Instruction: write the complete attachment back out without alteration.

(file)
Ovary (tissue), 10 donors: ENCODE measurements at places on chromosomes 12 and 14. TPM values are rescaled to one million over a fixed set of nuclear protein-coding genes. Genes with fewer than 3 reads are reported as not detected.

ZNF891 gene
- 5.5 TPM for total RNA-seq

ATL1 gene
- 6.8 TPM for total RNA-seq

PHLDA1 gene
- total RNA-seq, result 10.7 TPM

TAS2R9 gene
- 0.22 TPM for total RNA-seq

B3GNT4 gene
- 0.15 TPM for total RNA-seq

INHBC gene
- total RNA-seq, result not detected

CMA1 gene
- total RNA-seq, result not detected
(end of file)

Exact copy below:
Ovary (tissue), 10 donors: ENCODE measurements at places on chromosomes 12 and 14. TPM values are rescaled to one million over a fixed set of nuclear protein-coding genes. Genes with fewer than 3 reads are reported as not detected.

ZNF891 gene
- 5.5 TPM for total RNA-seq

ATL1 gene
- 6.8 TPM for total RNA-seq

PHLDA1 gene
- total RNA-seq, result 10.7 TPM

TAS2R9 gene
- 0.22 TPM for total RNA-seq

B3GNT4 gene
- 0.15 TPM for total RNA-seq

INHBC gene
- total RNA-seq, result not detected

CMA1 gene
- total RNA-seq, result not detected